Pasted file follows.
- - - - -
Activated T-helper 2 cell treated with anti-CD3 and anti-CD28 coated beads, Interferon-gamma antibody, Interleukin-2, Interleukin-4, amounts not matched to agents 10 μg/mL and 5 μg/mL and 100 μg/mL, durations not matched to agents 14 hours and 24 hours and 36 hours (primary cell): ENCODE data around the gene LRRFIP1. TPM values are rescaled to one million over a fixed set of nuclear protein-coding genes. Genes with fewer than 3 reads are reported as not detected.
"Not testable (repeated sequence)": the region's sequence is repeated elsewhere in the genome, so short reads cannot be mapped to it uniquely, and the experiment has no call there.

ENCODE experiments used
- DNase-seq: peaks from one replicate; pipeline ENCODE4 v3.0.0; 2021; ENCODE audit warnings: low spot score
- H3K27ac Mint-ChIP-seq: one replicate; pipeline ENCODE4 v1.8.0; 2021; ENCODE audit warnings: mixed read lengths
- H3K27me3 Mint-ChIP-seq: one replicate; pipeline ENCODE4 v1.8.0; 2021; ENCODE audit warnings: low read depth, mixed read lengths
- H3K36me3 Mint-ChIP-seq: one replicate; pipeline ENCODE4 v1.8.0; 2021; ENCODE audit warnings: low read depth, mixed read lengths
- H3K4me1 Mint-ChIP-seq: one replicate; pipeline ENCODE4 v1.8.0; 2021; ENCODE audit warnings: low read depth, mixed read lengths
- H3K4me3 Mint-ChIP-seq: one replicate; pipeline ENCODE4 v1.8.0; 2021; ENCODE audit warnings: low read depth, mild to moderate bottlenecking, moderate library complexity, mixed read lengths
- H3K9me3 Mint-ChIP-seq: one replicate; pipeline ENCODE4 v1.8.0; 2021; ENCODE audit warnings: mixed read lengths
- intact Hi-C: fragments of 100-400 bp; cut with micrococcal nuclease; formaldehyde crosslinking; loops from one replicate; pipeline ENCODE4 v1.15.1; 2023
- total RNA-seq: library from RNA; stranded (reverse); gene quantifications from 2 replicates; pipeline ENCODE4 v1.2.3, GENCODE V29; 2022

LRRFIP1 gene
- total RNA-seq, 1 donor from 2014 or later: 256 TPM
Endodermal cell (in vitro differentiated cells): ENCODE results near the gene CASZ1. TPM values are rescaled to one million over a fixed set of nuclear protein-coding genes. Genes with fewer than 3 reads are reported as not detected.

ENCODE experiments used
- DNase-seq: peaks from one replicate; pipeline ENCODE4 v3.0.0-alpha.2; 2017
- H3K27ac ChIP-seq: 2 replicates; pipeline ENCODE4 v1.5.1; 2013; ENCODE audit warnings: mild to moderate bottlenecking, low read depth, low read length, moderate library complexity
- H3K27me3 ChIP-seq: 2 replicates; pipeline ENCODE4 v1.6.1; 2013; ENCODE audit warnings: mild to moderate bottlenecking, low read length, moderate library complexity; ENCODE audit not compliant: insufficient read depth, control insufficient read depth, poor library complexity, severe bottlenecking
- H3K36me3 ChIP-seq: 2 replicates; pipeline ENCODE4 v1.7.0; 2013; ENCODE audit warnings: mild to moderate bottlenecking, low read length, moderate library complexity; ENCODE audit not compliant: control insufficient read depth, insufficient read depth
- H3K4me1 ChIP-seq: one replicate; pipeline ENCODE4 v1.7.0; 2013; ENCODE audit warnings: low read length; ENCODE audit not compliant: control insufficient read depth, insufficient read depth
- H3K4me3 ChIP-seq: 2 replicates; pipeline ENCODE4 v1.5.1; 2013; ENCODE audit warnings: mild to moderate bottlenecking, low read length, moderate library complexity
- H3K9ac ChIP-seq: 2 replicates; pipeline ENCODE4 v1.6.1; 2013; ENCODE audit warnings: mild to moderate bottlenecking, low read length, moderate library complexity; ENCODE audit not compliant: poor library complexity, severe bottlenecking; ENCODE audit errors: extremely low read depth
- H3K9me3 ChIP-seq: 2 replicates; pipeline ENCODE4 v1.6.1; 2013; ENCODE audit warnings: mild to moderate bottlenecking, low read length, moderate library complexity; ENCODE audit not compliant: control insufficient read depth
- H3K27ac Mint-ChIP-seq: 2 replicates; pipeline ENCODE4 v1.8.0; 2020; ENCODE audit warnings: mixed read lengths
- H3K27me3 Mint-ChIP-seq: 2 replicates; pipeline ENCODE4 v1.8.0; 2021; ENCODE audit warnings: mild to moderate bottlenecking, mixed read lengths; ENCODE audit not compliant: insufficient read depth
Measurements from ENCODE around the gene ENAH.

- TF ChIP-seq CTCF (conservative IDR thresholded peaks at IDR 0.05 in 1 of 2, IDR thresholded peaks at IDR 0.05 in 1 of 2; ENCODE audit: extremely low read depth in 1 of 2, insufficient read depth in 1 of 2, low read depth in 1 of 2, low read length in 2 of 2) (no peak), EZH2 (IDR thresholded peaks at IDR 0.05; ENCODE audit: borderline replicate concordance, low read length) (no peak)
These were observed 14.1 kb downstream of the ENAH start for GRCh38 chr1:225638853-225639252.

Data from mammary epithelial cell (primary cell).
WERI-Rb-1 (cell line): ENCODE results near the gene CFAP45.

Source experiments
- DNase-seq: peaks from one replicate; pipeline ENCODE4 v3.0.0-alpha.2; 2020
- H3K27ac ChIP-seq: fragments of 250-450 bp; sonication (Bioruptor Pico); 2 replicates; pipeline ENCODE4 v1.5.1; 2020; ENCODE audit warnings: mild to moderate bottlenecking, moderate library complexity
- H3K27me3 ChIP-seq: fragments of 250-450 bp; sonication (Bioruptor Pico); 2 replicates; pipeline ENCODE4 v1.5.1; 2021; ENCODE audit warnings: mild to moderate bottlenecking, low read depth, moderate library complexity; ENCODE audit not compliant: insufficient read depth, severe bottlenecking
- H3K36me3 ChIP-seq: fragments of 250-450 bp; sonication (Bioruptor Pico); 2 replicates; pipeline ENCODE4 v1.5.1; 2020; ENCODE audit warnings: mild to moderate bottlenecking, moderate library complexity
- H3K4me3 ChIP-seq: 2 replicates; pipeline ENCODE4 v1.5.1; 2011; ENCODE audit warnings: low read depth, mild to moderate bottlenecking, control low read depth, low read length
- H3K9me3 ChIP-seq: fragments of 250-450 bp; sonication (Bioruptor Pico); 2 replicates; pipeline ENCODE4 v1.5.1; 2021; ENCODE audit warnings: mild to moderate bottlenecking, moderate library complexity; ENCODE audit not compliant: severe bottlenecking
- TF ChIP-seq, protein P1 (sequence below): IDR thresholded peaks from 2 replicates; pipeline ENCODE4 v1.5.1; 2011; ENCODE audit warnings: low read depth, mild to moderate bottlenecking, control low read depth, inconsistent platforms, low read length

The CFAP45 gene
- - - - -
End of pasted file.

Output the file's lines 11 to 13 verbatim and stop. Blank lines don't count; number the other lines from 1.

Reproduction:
- intact Hi-C: fragments of 100-400 bp; cut with micrococcal nuclease; formaldehyde crosslinking; loops from one replicate; pipeline ENCODE4 v1.15.1; 2023
- total RNA-seq: library from RNA; stranded (reverse); gene quantifications from 2 replicates; pipeline ENCODE4 v1.2.3, GENCODE V29; 2022

LRRFIP1 gene